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aneta January 01, 2011 02:54 AM

Duro y a la cabeza
me interesa si alguien me pudiera ayudar con el significado (o traducción al inglés) de la expresión DURO Y A LA CABEZA. la definición del diccionariio fraseológico (M.Seco)es:
aconsejar la contundencia de una actuación o de un castigo; y el ejemplo:
¿Tiritos por las esquinas? ¿Cuestiones sociales? Ni por asomo, Vuecencia, con la venia. ¡Duro y a la cabeza!
la verdad q eso no me ayude mucho.
saldos, y feliz Año Nuevo!!

aleCcowaN January 01, 2011 03:06 AM

"duro y a la cabeza" is supposed to be a blow, literally "(hit) hard and on the head" meaning that, or figuratively, "actúa de manera contundente" (act bluntly, forcefully, severely, hardly, conclusively ... I'm not 100% sure of these)

JPablo January 01, 2011 04:57 PM

I agree with AleC. That is "hit hard and on the head" is the literal translation.
In wickidictionary they give
expresión para animar, azuzar, animar a atacar.

So if you play or coach basketball you could say "ataquen 'duro y a la cabeza' y defiendan con solidez..."

In the context you give it may seem to mean "shoot them hard and on the head" but figuratively, just attack them with no qualms...

AngelicaDeAlquezar January 01, 2011 09:43 PM

I agree with both replies. The expression demands to aim right and hit hard. :)

aneta January 03, 2011 04:39 AM

gracas a todos!

JPablo January 03, 2011 12:03 PM

¡De nada, Aneta!

ArnulfoNovo January 31, 2019 11:37 PM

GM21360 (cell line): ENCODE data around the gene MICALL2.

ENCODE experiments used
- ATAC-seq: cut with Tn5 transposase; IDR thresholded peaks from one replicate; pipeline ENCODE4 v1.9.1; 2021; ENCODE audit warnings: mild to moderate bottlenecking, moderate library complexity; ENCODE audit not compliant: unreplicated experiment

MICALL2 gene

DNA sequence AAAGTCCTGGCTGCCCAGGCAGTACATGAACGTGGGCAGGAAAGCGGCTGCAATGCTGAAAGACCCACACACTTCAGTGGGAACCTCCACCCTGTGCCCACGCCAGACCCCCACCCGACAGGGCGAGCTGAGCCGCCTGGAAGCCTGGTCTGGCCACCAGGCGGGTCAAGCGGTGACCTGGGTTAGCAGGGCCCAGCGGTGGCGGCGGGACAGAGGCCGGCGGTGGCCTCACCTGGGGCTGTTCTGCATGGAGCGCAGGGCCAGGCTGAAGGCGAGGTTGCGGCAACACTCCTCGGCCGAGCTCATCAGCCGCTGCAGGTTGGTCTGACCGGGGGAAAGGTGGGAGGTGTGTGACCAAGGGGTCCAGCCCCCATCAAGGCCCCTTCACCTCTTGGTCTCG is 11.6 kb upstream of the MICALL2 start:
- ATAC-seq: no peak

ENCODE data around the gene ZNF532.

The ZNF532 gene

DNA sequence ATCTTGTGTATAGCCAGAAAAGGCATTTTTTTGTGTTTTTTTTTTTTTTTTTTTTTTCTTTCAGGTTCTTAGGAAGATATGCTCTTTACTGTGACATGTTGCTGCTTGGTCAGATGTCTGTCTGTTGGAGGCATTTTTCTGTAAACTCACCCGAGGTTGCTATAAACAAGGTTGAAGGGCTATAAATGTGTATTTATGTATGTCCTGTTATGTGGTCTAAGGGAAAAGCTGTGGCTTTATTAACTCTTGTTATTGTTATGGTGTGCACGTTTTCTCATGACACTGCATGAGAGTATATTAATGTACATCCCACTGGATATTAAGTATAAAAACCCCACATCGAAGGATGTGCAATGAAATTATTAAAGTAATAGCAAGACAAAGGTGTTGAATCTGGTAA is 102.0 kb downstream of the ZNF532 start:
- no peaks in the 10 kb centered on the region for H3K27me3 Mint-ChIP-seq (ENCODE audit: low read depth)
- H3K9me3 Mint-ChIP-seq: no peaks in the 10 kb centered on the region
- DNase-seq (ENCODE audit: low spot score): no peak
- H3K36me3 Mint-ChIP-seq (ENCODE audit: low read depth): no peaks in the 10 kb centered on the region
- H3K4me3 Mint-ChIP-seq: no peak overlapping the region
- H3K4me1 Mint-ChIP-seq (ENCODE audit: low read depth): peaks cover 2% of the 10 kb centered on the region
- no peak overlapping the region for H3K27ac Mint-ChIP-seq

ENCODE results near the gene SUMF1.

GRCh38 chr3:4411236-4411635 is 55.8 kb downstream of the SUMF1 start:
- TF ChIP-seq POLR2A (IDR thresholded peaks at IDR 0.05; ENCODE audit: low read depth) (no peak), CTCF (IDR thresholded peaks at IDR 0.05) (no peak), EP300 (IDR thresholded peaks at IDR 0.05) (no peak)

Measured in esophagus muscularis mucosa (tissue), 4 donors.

En inglés se puede entender cómo “straightforward “

deandddd April 28, 2019 08:33 AM


I have to agree with you. I have always thought that a tgood translation would be "aim right, hit hard".

But something more organic to the English language, that we would say in the same situation, might be "let'em have it with both barrels!" In this case, "both barrels" means both barrels of a shotgun.

I think it is more accurate to translate intentions and situations, but this concept goes far beyond the understanding of most people, and invites undue criticism to the good translator/interpreter.


AngelicaDeAlquezar April 28, 2019 12:37 PM

Indeed, Dean. I normally avoid translations because I can't always figure out an equivalent way to say things. I just try to explain what I think something means and let the native speaker find an accurate way to say it in their language.

Thanks for the new expression, I didn't know it. :)

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